Food System Transformation Reduce Greenhouse Gas Emissions in China and Beyond: A Green Tea Chat with Global Alliance for the Future of Food’s Patty Fong
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The latest Intergovernmental Panel on Climate Change report was grim, warning that without more aggressive near-term climate action, nearly half to two-thirds of the global population could face “life-threatening climatic conditions” by 2100. Most governments have focused their Paris climate commitment on reducing emissions from power and transport sectors, but the IPPC report stressed they need to do more. A recent analysis by the Global Alliance for the Future of Food (GA) reveals that most countries are overlooking a huge source of potential emissions savings: food systems transformation. Food production, processing, distribution, consumption and waste accounts for nearly a third of global greenhouse gas emissions.
At this Green Tea Chat, Patty Fong, program director on Climate and Health & Wellbeing at GA, will discuss the multiple ways China and other countries can reform food and agricultural systems and potentially reduce global emissions by more than 20 percent. To catalyze this change countries should include food and land use into their climate plans (Nationally Determined Contributions) submitted as part of the UN climate agreement.
The latest IPCC report estimates that approximately one-third or even up to 42 percent of global greenhouse emissions are associated with the food system. A conservative estimate shows that changing the way we produce and consume food could reduce global greenhouse emissions by at least 10.3 billion tons a year, which is slightly more than the emissions from global transport and residential energy use in 2019. Thus, unless we address food systems, especially industrialized food systems, we will not be able to keep global warming below 1.5 degree. We need to transform the way we produce, process, distribute, consume, and dispose of food.
The Global Alliance’s new report assessed the National Determined Commitments (NDCs) of 14 countries and found that Colombia, Senegal, and Kenya had some of the more ambitious measures to promote agroecology and regenerative agriculture. Germany was the only country committed to moving away from harmful subsidies that promote industrial agriculture. In China we found that the government adopted an anti-food waste law in April of 2021 that was accompanied by a nationwide clean your plate campaign, but this policy was not linked with its climate action. This demonstrates that there is a need for a greater food and climate policy coordination and coherence.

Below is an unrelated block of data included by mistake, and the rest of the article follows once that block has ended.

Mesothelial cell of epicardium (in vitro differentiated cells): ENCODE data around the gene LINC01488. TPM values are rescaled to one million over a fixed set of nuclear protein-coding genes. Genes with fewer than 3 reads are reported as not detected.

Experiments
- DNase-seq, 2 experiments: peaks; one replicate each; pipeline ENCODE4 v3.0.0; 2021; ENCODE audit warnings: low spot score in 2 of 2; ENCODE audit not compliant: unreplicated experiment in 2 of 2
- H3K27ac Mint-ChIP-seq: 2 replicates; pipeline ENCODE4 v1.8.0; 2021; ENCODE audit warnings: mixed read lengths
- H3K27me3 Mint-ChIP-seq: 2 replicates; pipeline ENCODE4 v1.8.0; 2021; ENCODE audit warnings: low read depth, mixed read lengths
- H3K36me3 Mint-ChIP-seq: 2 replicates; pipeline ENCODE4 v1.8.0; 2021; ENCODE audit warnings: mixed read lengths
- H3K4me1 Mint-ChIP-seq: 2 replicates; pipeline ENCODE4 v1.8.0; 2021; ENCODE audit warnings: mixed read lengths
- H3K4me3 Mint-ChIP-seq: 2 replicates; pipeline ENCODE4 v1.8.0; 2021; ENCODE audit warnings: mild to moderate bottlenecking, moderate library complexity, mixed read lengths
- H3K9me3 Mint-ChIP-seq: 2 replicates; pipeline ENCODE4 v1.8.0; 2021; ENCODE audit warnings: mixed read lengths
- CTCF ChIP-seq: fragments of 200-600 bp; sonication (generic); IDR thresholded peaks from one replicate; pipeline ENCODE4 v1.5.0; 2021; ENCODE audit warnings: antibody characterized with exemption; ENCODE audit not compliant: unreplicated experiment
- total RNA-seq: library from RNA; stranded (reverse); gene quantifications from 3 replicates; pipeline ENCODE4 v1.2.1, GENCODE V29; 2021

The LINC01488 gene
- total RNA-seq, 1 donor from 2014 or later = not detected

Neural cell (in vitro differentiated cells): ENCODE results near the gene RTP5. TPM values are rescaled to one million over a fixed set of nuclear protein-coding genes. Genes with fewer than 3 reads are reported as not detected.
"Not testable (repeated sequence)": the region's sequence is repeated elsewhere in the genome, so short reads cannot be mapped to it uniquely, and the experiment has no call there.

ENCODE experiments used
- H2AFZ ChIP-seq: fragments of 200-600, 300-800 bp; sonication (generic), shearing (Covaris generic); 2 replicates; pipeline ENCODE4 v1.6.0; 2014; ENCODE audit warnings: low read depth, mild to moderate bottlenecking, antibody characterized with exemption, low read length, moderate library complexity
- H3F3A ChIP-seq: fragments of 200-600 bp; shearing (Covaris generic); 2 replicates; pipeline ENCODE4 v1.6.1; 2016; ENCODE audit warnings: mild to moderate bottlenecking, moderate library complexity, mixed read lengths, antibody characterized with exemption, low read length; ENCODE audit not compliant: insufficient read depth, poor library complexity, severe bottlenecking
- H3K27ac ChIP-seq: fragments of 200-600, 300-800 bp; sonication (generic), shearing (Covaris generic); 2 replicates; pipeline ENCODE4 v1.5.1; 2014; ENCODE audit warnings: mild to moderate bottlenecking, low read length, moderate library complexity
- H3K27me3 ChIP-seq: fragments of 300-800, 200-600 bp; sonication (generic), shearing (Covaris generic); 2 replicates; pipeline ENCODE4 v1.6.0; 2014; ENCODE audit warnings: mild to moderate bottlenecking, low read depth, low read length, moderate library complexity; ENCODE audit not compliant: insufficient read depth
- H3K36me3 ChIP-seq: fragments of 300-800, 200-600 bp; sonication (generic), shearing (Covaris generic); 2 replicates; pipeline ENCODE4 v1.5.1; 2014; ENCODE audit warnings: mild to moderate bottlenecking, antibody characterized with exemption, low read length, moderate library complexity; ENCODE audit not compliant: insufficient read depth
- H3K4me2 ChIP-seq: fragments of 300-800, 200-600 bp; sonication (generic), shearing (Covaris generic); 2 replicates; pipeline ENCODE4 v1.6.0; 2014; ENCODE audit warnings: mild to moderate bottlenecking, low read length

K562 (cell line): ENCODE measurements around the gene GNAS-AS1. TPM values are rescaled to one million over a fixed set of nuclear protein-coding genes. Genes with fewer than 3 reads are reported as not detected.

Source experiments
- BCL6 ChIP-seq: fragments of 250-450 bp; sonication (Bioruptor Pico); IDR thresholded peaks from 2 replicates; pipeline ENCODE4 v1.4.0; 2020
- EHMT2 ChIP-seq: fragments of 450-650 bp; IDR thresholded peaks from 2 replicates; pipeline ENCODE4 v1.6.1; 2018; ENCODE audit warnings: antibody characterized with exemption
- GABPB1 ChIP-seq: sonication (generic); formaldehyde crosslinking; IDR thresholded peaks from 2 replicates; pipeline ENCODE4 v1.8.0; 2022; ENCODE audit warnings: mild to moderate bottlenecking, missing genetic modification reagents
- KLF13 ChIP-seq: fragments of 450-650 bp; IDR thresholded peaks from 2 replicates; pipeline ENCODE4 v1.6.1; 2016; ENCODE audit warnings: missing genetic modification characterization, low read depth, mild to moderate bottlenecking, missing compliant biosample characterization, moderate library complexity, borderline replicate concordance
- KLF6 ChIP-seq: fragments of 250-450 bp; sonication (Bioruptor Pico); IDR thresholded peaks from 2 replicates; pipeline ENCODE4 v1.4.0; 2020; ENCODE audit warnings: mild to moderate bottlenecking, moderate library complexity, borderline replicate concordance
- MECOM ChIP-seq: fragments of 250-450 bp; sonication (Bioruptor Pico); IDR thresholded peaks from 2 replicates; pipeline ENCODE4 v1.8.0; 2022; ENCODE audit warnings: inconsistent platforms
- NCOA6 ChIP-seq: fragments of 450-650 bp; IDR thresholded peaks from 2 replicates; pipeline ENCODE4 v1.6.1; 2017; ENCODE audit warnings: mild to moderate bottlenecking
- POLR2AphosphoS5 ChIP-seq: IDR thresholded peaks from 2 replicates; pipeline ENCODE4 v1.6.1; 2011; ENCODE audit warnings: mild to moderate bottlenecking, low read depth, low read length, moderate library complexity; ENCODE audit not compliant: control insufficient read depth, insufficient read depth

Regenerative agriculture and agroecology are in essence mimicking nature and how animals and plants work in an ecosystem. By looking at the farm as a system, these farming techniques enable farmers to reduce reliance on chemical fertilizers and pesticides, and hence buildup the soil fertility. This improves production, food security and improves soil’s ability to act as a carbon sink, transforming the food system can act as both climate mitigation and adaptation strategies.
There is also a growing greenhouse gas emissions from imported agricultural commodities that are driving deforestation around the world, marking a loss in vital carbon sinks. China is the largest importer of soybeans to feed a surging demand for animal feed. And for the European Union, its high consumption of soy, palm oil, and beef means EU is responsible for 16% of deforestation and 116 million tons of CO2. And none of the NDC considers the emission from imports.
Learn more about Food System Transformation from the Global Alliance for the Future of Food in their2022 report: UNTAPPED OPPORTUNITIES FOR CLIMATE ACTION
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